This is an analogy for what happened with coffee after 1962. As the quality of coffee available to the vast majority of Americans began to deteriorate, they drank a little less. Quality dropped a little more, they drank a little less, until the song on the radio is George Jones singing She Still Thinks I Care, and you have the volume turned down so low it amounts to less than 2 cups of coffee a day, just a little noise in the background.

The large coffee roasters never gained 100% market share, of course. Tucked into the nooks and crannies of the remaining market share were small city and regional roasters, many of them businesses that had remained in one family for generations. They may have been serving many different types of markets and roasting many different qualities, but they remained close to the coffee and understood coffee as a highly differentiated product. There were new small roasters emerging. Some of them shared in common with the old school family roasters the need to remain close to the product. We won’t call them the hippy coffee roasters, but someone else might choose to use that phrase. Other new roasters shared in common with the older family owned roasters their understanding of coffee as a highly differentiated product, sometimes bringing a sense of quality coffee with them from other places, like Alfred Peet or Carl Diedrich.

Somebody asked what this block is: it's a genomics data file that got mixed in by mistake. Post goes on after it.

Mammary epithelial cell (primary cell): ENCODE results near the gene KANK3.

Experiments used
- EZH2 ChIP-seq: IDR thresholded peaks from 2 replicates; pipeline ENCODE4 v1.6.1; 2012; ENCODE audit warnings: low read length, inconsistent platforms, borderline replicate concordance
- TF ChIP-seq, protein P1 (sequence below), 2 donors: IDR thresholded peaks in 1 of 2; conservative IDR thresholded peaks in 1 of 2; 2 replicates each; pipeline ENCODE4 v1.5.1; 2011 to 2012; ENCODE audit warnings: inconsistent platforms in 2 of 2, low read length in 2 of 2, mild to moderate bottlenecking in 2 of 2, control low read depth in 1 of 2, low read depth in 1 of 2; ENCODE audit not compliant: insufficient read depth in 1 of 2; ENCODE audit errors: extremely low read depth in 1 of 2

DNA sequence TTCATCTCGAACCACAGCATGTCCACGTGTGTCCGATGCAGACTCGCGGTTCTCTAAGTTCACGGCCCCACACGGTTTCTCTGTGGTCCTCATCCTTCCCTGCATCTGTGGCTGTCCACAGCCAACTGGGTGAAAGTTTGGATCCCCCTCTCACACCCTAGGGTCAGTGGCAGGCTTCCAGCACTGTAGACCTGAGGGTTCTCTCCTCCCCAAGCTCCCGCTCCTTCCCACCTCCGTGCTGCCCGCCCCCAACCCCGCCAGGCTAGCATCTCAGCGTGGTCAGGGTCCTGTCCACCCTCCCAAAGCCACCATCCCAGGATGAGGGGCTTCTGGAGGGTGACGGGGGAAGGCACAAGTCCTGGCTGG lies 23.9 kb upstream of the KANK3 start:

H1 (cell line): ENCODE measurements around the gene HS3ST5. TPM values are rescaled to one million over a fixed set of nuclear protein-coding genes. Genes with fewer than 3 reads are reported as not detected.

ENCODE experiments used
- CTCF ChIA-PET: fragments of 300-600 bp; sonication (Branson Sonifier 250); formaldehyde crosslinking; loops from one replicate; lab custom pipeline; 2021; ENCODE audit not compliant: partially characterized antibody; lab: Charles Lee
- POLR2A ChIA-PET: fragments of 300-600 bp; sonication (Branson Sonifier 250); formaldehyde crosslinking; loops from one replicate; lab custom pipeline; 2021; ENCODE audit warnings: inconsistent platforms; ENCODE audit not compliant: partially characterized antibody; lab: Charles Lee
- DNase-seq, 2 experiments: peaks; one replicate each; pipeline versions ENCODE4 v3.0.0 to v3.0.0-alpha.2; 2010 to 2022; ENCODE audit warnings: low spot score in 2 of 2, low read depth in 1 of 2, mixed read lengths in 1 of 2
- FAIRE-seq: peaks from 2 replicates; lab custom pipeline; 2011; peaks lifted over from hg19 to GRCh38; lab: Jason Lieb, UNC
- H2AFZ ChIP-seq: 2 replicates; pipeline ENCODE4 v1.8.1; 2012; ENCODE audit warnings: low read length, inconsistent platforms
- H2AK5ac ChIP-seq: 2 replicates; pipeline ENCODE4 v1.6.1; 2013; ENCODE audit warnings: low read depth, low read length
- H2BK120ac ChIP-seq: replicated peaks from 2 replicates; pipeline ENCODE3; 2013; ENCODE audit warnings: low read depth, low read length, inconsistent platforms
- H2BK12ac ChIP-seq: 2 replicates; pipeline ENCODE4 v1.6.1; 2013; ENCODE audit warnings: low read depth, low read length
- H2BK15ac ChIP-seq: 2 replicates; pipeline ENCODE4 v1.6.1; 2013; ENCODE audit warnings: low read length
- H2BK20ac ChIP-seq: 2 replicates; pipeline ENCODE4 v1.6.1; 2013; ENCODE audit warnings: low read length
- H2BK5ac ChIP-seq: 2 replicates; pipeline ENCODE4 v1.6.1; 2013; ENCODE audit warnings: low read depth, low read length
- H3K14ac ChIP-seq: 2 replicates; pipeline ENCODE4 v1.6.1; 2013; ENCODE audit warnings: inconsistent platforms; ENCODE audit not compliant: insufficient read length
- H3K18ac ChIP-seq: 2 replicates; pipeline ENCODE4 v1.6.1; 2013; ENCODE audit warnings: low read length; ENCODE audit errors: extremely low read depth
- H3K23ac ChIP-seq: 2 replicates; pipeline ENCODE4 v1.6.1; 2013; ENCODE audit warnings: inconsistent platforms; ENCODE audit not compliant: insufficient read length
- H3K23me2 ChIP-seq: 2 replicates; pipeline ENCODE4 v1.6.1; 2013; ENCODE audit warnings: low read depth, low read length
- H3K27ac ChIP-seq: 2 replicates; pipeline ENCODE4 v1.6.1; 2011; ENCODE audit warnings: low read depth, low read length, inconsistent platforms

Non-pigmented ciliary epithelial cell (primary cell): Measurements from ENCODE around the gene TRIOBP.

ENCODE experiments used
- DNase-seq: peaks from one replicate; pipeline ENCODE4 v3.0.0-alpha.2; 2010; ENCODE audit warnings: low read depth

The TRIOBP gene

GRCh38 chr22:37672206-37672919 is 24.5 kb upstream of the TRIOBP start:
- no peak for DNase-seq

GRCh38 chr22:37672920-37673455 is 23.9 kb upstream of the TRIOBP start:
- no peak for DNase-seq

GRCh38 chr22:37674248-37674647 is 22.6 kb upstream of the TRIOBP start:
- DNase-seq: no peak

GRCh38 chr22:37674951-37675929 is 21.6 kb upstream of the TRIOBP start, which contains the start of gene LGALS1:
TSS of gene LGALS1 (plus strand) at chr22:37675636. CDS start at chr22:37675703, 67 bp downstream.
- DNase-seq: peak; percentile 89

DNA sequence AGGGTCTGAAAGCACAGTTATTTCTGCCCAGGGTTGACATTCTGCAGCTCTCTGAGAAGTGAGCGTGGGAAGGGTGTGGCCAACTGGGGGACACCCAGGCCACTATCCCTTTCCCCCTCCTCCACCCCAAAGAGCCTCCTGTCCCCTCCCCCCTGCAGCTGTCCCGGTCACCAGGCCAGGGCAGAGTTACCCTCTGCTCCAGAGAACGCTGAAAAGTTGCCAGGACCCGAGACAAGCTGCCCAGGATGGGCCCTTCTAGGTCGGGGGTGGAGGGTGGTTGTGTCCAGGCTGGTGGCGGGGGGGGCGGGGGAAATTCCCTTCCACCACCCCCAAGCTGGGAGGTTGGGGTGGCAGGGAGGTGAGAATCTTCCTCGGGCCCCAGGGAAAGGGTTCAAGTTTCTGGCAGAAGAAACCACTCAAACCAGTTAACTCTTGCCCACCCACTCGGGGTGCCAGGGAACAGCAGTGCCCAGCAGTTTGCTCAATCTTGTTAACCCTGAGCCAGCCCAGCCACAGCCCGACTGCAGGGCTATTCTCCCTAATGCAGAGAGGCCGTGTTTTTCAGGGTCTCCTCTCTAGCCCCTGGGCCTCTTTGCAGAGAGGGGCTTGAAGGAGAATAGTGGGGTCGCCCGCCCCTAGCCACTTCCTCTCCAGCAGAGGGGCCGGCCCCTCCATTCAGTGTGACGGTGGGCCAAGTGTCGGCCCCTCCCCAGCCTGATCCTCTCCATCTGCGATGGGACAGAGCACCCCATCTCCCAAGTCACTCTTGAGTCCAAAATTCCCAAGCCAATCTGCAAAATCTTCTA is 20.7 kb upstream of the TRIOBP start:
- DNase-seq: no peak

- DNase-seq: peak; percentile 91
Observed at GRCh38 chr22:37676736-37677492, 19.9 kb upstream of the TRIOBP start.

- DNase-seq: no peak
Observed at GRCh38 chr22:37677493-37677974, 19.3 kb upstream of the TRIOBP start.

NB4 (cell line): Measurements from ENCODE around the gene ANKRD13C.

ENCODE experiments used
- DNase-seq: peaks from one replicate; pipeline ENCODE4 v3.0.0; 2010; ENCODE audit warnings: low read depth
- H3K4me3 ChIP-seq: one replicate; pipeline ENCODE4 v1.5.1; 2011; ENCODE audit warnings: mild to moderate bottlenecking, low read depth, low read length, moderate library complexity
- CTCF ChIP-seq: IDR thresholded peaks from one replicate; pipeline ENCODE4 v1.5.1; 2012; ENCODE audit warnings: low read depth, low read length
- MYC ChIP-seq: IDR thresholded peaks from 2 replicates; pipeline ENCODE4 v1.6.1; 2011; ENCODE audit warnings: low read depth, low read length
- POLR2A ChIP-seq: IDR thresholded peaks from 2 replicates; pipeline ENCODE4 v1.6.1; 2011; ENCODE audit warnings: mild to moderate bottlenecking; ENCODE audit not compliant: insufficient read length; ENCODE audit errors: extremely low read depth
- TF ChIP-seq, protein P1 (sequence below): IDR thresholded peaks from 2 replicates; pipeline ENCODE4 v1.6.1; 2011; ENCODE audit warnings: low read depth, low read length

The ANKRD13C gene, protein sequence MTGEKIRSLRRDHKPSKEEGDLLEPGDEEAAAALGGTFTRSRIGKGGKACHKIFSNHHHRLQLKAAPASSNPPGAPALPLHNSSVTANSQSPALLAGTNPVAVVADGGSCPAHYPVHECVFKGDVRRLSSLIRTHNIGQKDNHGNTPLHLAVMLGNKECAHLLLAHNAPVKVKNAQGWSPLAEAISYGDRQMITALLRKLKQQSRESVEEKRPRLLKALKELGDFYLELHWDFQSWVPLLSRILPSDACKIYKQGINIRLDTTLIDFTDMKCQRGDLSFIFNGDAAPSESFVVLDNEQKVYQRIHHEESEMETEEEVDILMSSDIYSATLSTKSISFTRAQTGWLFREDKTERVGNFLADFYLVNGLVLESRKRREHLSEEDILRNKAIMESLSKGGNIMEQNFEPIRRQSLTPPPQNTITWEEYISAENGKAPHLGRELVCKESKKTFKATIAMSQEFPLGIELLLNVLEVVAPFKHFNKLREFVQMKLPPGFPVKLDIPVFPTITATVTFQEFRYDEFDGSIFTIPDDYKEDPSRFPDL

These disparate outliers of small coffee roasters swirled around in the wake of 1962 and found pockets of customers interested in quality coffee. Whether quality coffee was the only thing they did or part of what they did they had in common an understanding of the fact that quality mattered and coffee wasn’t a commodity and need not be simply background music. Their businesses grew and as their businesses grew they began to bump into each other and the more they bumped into each other the more they began to wonder if they were part of a thing. That “thing” was identified as “specialty” coffee by a green coffee broker named Erna Knutsen during an interview with Tea & Coffee Trade Journal in 1974.